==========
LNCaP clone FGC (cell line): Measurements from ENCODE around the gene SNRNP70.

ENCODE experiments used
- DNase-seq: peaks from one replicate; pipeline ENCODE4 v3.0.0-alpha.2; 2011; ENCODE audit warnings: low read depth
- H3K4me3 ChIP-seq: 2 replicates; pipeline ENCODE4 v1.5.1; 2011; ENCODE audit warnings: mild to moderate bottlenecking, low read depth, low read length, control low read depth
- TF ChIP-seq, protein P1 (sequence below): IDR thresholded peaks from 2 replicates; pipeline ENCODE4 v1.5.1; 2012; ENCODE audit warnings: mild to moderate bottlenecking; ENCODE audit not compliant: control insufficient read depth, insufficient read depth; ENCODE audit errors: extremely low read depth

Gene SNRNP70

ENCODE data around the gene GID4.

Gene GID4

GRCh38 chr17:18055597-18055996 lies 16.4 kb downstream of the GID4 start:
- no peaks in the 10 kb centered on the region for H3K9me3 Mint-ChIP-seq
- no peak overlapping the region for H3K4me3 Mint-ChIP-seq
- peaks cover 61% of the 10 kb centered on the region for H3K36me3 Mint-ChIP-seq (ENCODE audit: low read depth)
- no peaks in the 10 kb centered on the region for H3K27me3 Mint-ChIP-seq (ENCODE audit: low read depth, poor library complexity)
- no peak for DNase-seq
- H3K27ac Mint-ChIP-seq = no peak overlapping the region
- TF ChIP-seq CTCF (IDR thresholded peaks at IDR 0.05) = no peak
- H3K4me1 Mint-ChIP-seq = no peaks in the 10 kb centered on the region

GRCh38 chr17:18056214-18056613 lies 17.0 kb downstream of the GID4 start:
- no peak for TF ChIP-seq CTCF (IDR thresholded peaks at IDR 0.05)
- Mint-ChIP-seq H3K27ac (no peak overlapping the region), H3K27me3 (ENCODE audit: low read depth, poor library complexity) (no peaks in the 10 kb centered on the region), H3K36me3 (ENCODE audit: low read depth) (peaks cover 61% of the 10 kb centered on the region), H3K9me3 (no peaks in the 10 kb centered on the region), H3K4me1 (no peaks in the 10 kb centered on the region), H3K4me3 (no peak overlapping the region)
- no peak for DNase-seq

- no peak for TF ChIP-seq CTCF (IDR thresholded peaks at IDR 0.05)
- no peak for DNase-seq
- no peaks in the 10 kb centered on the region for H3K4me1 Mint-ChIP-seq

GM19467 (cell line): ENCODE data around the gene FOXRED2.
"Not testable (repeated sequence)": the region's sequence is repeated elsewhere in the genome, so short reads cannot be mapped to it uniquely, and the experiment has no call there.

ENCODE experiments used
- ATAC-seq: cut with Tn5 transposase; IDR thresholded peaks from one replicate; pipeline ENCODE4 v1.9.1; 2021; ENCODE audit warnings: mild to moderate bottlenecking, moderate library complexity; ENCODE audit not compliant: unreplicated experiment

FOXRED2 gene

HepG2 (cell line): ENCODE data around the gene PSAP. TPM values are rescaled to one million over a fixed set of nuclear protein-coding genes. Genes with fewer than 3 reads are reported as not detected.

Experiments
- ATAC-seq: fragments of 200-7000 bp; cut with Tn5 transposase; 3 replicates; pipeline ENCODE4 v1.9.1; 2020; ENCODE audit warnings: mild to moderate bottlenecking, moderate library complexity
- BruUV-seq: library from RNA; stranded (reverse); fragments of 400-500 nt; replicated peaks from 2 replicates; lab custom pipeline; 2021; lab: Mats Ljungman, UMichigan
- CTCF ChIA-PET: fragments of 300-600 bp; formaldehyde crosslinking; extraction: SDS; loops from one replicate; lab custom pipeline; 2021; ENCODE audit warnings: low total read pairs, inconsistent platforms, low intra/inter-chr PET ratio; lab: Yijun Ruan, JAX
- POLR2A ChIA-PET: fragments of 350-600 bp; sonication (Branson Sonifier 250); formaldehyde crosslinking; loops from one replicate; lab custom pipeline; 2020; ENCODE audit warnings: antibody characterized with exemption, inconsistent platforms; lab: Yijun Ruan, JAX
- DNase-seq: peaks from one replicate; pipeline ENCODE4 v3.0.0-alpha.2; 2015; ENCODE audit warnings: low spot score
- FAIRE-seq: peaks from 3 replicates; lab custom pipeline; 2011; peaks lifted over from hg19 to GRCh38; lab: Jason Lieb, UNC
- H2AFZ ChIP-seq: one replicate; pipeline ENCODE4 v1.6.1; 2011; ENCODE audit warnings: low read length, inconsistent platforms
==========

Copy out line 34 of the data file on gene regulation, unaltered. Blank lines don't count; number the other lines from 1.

- CTCF ChIA-PET: fragments of 300-600 bp; formaldehyde crosslinking; extraction: SDS; loops from one replicate; lab custom pipeline; 2021; ENCODE audit warnings: low total read pairs, inconsistent platforms, low intra/inter-chr PET ratio; lab: Yijun Ruan, JAX